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In Works of labour, or of skill,
I would be busy too;
For idle hands to do.
In books, or work, or healthful play,
Let my first years be past ;
Some good account at last.
Industry will ever bring its own reward. The boy who goes to school and studiously learn his lessons, is a far happier boy than he who is lazy, and will not learn without being made.
“For Satan finds some mischief still,
For idle hands to do."
Who fed me from her gentle breast,
When sleep forsook my open eye,
Who taught my infant heart to pray,
And can I ever cease to be
Ah, no! the thought I cannot bear,
THE USE OF FLOWERS.
God might have made the earth bring forth
Enough for great and small,
Without a flower at all.
We might have had enough, enough,
For every want of ours,
And yet have had no flowers.
The ore (2) within the mountain mine,
Requireth none to grow,
To make the river flow.
The clouds might give abundant rain,
The nightly dews might fall,
Might yet have drunk them all. (1) Cedar-An evergreen tree. | (2) Oro-Metal in the mineral state.
Then wherefore, wherefore were they made,
All dy'd with rainbow light,
Upspringing day and night.
Springing in valleys green and low,
And on the mountains high,
Where no man passes by ?
Our outward life requires them not
Then wherefore had they birth ?
To beautify the earth
To comfort man-to whisper hope,
When e’er his faith is dim,
The lovely flowers of the Earth not only serve us in various useful ways, but are intended besides to awaken in us ideas of beauty, taste and grace, and to lead our thoughts to him who said “Consider the lilies of the field they toil not, neither do they spin, yet Solomon in all his glory was not arrayed like one of these."
AGAINST QUARRELLING AND FIGHTING.
Let dogs delight to bark and bite,
For God hath made them so ;
For 'tis their nature too.
But, children, you should never let
Such angry passions rise ;
To tear each other's eyes.
Let love through all your actions run,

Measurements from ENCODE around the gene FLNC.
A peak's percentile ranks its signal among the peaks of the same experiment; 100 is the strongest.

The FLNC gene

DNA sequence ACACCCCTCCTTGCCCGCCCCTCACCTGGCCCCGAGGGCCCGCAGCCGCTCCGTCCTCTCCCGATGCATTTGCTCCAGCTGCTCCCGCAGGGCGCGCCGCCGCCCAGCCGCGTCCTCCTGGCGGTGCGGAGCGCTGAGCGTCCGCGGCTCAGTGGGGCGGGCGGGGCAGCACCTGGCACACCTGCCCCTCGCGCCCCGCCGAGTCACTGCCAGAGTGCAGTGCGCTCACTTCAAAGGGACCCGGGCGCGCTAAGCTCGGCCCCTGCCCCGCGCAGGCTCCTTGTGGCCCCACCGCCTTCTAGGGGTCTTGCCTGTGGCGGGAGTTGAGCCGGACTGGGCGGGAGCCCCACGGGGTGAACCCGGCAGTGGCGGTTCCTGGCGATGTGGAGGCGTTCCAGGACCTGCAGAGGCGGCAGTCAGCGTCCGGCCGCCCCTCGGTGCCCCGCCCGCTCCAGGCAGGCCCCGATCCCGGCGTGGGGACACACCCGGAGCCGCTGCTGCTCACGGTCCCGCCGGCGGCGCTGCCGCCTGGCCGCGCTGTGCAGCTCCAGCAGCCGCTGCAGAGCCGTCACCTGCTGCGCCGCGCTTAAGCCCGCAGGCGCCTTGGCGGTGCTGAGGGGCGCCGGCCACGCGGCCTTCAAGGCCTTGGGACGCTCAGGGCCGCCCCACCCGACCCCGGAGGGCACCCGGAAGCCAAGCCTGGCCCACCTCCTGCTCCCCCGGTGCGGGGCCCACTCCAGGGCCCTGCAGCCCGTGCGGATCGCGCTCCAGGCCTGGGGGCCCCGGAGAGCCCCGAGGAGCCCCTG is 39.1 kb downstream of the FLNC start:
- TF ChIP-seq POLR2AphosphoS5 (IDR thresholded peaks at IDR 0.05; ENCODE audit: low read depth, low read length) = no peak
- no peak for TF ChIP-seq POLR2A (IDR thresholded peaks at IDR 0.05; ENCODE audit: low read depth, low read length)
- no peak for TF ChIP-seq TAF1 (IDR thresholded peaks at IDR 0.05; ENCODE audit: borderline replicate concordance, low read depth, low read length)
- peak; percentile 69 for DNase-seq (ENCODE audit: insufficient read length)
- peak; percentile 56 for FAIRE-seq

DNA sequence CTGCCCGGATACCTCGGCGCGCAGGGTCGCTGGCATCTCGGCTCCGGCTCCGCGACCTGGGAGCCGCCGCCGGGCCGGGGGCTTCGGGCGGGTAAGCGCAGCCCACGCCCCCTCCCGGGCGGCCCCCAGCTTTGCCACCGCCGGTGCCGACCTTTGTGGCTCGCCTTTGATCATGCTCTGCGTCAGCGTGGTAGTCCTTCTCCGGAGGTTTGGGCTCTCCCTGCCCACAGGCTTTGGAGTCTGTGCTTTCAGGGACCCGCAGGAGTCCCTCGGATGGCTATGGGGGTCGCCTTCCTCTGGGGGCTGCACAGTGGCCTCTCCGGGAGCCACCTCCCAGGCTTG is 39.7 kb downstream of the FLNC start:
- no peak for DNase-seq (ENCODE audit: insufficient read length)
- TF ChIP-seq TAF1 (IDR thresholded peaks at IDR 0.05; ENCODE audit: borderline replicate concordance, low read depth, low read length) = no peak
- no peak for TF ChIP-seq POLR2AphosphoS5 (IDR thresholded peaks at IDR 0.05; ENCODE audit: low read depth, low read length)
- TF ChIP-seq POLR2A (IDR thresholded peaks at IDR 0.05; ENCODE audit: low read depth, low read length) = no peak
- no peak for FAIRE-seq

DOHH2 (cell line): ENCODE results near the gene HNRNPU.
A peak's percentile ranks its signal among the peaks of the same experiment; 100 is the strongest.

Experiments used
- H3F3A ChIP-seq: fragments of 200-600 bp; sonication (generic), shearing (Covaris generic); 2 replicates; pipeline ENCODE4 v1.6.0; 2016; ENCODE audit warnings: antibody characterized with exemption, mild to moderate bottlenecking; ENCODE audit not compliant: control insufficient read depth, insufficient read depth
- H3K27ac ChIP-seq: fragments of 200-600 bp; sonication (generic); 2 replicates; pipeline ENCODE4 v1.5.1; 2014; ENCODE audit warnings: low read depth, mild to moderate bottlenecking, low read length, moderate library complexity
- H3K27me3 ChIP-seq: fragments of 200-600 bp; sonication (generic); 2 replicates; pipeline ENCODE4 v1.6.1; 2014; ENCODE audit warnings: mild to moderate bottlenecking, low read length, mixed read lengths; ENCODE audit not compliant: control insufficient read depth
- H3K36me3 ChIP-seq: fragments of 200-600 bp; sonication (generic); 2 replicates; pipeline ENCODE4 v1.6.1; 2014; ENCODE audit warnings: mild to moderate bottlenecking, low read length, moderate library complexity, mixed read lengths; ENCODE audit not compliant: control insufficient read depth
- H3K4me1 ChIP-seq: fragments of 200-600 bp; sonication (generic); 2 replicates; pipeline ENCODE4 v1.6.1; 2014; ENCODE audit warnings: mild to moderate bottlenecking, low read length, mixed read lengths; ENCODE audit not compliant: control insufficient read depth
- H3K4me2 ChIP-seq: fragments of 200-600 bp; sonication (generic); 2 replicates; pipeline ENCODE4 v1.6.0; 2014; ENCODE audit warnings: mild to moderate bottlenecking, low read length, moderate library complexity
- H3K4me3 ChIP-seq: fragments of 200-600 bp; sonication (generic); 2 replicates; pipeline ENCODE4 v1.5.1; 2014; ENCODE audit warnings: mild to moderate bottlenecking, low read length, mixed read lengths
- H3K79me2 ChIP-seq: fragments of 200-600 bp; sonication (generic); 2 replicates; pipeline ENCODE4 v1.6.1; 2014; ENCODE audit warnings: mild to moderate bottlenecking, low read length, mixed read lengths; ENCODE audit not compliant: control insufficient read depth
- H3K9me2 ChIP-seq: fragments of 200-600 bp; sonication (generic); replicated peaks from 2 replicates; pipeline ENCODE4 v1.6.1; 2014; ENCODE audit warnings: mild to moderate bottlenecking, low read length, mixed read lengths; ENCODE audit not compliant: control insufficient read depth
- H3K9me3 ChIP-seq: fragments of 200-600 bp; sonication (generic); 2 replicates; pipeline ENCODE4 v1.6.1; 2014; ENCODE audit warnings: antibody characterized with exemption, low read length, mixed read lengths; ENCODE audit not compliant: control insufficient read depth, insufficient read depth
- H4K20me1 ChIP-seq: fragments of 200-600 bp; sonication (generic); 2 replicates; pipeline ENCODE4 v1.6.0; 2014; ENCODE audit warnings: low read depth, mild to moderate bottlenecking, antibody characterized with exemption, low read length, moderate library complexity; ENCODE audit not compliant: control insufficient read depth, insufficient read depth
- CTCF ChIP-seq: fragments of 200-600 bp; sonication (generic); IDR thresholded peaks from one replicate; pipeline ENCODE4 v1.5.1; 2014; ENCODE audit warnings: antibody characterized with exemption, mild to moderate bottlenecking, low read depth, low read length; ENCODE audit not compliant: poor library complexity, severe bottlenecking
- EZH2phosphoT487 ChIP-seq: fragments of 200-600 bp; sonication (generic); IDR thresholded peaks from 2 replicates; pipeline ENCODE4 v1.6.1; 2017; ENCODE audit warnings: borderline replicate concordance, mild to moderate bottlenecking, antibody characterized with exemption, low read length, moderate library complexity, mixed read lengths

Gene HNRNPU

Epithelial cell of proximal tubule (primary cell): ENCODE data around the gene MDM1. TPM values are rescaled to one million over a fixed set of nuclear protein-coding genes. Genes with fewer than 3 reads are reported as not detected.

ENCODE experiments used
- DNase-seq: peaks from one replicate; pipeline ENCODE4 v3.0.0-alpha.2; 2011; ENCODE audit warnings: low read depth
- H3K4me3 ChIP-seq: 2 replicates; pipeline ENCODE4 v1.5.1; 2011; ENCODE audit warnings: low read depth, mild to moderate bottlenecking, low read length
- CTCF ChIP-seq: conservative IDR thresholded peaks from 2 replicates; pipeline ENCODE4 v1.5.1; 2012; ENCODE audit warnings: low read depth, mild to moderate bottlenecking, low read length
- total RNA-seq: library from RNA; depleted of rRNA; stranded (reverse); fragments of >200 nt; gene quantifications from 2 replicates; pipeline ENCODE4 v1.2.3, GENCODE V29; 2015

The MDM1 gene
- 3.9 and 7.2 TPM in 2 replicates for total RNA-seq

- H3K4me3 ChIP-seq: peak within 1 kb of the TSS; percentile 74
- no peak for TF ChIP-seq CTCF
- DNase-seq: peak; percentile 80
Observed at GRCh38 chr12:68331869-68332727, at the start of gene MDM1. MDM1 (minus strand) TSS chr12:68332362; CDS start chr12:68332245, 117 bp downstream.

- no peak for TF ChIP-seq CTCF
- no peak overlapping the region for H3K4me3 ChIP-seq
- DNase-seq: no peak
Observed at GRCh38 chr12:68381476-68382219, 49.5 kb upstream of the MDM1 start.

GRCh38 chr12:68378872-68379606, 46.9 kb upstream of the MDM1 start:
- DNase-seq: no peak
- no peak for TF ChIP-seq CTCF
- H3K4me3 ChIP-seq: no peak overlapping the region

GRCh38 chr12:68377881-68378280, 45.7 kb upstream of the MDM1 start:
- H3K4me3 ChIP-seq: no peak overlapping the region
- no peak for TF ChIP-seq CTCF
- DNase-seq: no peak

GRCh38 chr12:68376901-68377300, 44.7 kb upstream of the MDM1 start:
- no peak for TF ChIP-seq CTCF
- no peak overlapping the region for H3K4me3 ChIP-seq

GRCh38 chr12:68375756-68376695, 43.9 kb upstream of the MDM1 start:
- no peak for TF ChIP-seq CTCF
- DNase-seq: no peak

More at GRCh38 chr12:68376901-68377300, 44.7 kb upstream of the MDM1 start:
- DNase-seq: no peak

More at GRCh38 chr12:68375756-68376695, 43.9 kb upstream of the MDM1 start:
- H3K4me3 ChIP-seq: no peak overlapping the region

And all your words be mild;
That sweet and lovely Child.
His soul was gentle as a Lamb;
And as his stature grew,
And God, his Father, too.
Now, Lord of all, he reigns above,
And from his heavenly throne
And marks them for his own.
This is a piece which should be applied to every little boy and girl,-in order that they may learn how wicked it is to quarrel and fight.
Those whom we quarrelled with yesterday may to-morrow, or next day be taken from us altogether, and how fearful then would be the recollection that that brother or sister is dead, whom the last time we saw on earth, we quarrelled with. Let it not be so with you.
GRATITUDE TO GOD.
Whene'er I take my walks abroad,
How many poor I see!
For all his gifts to me ?
Not more than others I deserve,
Yet God hath given me more:
Or beg from door to door.
How many children in the street
Half naked I behold!
And cover'd from the cold.
While some poor wretches scarce can tell
Where they may lay their head;
And rest upon my bed.
While others early learn to swear,
And curse, and lie, and steal ;
And do thy holy will.
Are these thy favours, day by day,
To me above the rest ?
And try to serve thee best.
How thankful should those be who have food to eat, and comfortable clothing, and a pleasant home, and kind parents. Not only should they be grateful to God for his goodness to them, but they should seek at all times to do his will, ---by serving him faithfully, and keeping his commandments. They should endeavour to assist those who are poorer than themselves, and should prefer giving a penny to a poor hungry child, than spending it upon sweetmeats or toys.